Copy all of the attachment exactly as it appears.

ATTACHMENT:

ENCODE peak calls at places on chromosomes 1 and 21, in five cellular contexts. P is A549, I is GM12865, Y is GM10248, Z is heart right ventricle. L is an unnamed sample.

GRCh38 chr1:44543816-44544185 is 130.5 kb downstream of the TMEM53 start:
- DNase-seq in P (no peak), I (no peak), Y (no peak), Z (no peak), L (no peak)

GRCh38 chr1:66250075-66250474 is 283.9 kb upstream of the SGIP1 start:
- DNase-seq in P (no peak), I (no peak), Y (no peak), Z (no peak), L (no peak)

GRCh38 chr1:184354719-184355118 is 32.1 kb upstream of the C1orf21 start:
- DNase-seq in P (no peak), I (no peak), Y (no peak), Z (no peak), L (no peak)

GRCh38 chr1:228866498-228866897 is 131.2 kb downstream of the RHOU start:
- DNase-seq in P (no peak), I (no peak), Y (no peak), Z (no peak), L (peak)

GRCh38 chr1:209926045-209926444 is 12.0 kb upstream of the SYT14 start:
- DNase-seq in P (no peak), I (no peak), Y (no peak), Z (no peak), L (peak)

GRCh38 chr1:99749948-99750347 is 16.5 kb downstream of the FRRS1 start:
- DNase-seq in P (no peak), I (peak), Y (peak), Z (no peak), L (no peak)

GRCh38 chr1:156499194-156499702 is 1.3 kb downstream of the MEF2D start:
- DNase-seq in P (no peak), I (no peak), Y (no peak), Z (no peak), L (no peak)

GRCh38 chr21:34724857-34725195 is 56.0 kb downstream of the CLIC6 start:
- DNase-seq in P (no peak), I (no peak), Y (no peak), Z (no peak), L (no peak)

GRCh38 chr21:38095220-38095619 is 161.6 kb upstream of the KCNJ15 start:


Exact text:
ENCODE peak calls at places on chromosomes 1 and 21, in five cellular contexts. P is A549, I is GM12865, Y is GM10248, Z is heart right ventricle. L is an unnamed sample.

GRCh38 chr1:44543816-44544185 is 130.5 kb downstream of the TMEM53 start:
- DNase-seq in P (no peak), I (no peak), Y (no peak), Z (no peak), L (no peak)

GRCh38 chr1:66250075-66250474 is 283.9 kb upstream of the SGIP1 start:
- DNase-seq in P (no peak), I (no peak), Y (no peak), Z (no peak), L (no peak)

GRCh38 chr1:184354719-184355118 is 32.1 kb upstream of the C1orf21 start:
- DNase-seq in P (no peak), I (no peak), Y (no peak), Z (no peak), L (no peak)

GRCh38 chr1:228866498-228866897 is 131.2 kb downstream of the RHOU start:
- DNase-seq in P (no peak), I (no peak), Y (no peak), Z (no peak), L (peak)

GRCh38 chr1:209926045-209926444 is 12.0 kb upstream of the SYT14 start:
- DNase-seq in P (no peak), I (no peak), Y (no peak), Z (no peak), L (peak)

GRCh38 chr1:99749948-99750347 is 16.5 kb downstream of the FRRS1 start:
- DNase-seq in P (no peak), I (peak), Y (peak), Z (no peak), L (no peak)

GRCh38 chr1:156499194-156499702 is 1.3 kb downstream of the MEF2D start:
- DNase-seq in P (no peak), I (no peak), Y (no peak), Z (no peak), L (no peak)

GRCh38 chr21:34724857-34725195 is 56.0 kb downstream of the CLIC6 start:
- DNase-seq in P (no peak), I (no peak), Y (no peak), Z (no peak), L (no peak)

GRCh38 chr21:38095220-38095619 is 161.6 kb upstream of the KCNJ15 start: